Security breaches can show themselves in various forms as cyber criminals steadily become more sophisticated with their attacks on a national security and consumer level. There are even more opportunities for cyber attacks in 2013. Here, we detail 4 Internet Security Trends you can expect to see in 2013, as discussed in a recent article on CNET.com.
1. Privacy Threats
Smart devices are capturing the average consumer’s activities and contact data in addition to their location; this is seen by many to be a violation of privacy. Malware targeting mobile and Mac devices has resulted in data mining and breaches due to poorly written security codes that will continue to threaten the privacy of consumers in 2013. In the U.S., a million people were adversely affected by mobile malware in 2012.
2. Cyber Warfare
The foundation for the Internet being used as a international surveillance monitoring resource by the government will continue to develop in 2013 for military and espionage activities. “Olympic Games” is the secret inter-government project reported to be the root source of computer malware like Flame, Dugu and Stuxnet, and its variant, Gauss. According to CNET, Stuxnet is a highly sophisticated computer worm that has been identified as the first cyber super weapon. Since Stuxnet’s discovery, eighty-five percent of malware has attempted to capitalize on a specific weakness in these systems in the same way that Stuxnet has done in the past. There is a small batch of malware that can attack vulnerabilities in an operating system before a developer has time to discover and repair it, and is known as a “zero-days” attack.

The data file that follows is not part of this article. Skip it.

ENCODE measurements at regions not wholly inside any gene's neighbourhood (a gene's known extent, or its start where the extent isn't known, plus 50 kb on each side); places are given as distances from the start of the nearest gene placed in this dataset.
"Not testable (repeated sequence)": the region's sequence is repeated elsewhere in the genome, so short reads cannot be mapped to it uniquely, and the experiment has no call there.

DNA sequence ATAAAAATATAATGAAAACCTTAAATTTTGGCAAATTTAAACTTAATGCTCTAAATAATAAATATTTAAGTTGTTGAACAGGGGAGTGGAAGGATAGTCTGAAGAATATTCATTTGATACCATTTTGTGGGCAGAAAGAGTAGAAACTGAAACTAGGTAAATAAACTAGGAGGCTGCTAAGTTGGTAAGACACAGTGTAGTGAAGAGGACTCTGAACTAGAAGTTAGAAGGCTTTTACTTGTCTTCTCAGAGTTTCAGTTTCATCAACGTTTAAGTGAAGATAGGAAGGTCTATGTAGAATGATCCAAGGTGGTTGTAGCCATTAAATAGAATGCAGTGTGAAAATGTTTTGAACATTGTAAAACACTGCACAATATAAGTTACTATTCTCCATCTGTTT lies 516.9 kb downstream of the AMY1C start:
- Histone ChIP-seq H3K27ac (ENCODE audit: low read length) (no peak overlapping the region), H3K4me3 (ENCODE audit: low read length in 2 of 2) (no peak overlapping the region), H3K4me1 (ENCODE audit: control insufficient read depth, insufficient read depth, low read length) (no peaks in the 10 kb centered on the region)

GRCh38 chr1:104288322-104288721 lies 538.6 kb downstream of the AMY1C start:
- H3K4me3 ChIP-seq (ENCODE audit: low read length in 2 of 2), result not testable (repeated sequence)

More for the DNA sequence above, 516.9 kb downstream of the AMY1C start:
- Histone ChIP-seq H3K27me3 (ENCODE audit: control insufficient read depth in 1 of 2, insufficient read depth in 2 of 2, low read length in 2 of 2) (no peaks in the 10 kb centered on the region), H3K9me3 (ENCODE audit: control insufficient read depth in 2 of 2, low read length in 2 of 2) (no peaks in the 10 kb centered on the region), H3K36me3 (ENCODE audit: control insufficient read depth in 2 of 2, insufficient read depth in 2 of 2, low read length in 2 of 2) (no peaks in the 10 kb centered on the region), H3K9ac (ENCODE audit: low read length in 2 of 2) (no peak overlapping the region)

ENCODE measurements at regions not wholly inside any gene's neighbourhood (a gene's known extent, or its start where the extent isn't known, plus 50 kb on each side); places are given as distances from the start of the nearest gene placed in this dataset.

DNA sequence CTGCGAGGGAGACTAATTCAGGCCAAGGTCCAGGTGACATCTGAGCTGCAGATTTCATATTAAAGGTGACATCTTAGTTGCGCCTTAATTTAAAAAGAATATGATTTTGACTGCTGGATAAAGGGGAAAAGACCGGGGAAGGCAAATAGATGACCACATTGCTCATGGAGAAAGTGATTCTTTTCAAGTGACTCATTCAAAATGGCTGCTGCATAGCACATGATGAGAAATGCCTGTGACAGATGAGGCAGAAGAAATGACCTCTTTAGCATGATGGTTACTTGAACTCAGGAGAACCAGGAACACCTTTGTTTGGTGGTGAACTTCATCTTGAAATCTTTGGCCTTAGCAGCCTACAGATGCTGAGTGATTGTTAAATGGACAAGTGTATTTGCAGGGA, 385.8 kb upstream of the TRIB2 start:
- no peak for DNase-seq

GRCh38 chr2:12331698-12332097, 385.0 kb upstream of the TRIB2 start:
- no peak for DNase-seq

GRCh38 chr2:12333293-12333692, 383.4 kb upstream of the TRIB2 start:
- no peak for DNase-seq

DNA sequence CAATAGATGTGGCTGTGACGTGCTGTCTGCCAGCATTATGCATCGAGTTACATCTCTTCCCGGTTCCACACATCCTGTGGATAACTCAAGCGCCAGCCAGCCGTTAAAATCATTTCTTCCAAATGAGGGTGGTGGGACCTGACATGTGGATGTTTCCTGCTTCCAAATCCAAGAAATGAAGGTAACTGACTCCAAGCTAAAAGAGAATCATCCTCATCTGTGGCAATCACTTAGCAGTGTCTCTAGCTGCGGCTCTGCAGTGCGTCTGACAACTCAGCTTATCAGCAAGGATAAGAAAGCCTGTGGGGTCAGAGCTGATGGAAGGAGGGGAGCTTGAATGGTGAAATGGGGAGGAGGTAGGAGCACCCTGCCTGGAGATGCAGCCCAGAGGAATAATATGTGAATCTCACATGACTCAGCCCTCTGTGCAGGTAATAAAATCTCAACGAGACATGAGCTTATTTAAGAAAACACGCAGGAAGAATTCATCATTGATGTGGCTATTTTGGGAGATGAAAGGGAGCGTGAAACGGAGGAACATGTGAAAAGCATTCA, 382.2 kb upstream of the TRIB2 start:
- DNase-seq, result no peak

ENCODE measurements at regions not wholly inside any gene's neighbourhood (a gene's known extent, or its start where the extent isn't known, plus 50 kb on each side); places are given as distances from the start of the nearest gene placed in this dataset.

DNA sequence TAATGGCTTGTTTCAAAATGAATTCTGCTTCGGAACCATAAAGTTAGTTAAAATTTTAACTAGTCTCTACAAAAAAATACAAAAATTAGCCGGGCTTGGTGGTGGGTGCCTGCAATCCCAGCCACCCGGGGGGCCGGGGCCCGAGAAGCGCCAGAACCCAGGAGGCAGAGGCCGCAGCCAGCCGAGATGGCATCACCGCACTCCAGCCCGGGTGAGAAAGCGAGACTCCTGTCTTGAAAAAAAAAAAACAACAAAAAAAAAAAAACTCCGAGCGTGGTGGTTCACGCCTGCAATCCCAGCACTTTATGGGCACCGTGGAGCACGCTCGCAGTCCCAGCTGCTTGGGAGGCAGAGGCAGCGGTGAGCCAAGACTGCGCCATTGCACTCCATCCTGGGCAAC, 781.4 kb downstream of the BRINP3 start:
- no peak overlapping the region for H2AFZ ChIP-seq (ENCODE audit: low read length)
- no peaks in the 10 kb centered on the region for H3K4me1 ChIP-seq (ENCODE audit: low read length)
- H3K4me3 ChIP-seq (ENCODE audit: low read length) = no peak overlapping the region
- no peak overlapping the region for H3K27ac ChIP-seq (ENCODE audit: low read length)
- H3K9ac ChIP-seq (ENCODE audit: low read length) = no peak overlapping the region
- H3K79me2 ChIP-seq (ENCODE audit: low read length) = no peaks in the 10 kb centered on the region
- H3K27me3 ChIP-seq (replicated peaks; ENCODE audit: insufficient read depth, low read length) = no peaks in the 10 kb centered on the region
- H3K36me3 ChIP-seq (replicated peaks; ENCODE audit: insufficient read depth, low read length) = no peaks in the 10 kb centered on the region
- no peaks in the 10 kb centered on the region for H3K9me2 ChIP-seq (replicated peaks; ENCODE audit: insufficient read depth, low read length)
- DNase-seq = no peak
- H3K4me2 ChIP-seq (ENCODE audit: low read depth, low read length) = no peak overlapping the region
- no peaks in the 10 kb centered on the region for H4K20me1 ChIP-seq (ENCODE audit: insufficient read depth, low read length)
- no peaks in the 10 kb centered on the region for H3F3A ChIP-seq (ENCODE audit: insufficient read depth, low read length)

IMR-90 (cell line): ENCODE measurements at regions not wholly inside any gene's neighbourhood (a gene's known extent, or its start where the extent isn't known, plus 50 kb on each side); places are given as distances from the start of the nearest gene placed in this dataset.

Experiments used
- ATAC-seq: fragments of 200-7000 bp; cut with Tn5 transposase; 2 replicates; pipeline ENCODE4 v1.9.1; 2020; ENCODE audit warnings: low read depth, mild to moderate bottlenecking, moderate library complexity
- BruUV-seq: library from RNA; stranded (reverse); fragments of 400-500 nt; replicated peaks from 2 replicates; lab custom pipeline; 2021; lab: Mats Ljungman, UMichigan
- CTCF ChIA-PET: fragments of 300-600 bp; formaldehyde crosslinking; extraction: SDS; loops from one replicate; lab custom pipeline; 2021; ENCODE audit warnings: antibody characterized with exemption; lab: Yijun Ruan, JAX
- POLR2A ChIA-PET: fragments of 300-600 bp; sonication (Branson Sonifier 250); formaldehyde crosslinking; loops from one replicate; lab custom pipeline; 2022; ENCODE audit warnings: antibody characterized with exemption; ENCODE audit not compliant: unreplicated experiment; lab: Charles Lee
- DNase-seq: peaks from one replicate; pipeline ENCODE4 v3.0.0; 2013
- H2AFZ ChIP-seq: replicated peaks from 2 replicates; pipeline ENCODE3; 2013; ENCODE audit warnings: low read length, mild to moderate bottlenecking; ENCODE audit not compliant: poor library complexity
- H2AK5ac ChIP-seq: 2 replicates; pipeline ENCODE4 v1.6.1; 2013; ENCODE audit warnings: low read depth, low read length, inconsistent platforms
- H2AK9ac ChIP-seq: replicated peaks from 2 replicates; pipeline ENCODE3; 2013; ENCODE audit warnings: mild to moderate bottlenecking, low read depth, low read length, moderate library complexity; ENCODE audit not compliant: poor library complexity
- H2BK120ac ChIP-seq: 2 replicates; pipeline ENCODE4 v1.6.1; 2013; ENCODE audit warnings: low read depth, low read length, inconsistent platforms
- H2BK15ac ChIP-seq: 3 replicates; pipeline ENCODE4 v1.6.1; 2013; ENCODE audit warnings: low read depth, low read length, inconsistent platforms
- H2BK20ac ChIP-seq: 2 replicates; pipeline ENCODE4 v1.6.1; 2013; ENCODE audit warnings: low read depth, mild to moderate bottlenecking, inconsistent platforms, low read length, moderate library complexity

3. Desktop threats
A commercial rootkit known as ZeroAccess is another serious threat that has spread like gangrene; almost being comparable to the damage done by Conficker that made headline news for several weeks. A Russian coder has developed and sold ZeroAccess to boot before Windows; once it is installed, it hides the attacker’s invasion and allows him or her to gain privileged access to the infected computer, and possibly other machines shared on the network. As a counterattack, Macs and Windows 8 have setup Unified Extensible Firmware Interface (UEFI) boot security procedures to prevent rootkits from invading a PC. However, hackers may soon be able to form mutations of rootkits to reach their aims in the future. Other desktop concerns for Internet users to be wary of include Flashback Trojan and CSS sniffing attacks. The creator of Flashback Trojan has still evaded capture and is rumored to be working on other malware tactics to breach Mac security. Modern browsers such as Firefox or Chrome are extremely vulnerable to CSS sniffing attacks. If you download one of them, there is the possibility of being exposed to spyware through these popular desktop programs.
4. Cloud-based Cyber Attacks
For people relying heavily on cloud-based services to store, pictures, valuable documents or entertainment collections recent hacking of Apple cloud-based accounts raises concern about cloud storage.
In summary, new app stores and browser techniques have to be developed to combat computer worms, like Stuxnet, that will likely have to be replaced when undetected vulnerabilities are discovered. Devices directly connected to the Internet, such as smart DVD players and TVs will open up a new can of worms in 2013. The volume and method of medical and utility device hacks are expected to grow in impact. Still, if someone attempts to run a toll fraud application in the U.S. they will encounter more of an issue there than they would in China or Russia. With increased improvements in security, the majority of people will not be affected from this problem until the latter part of 2013.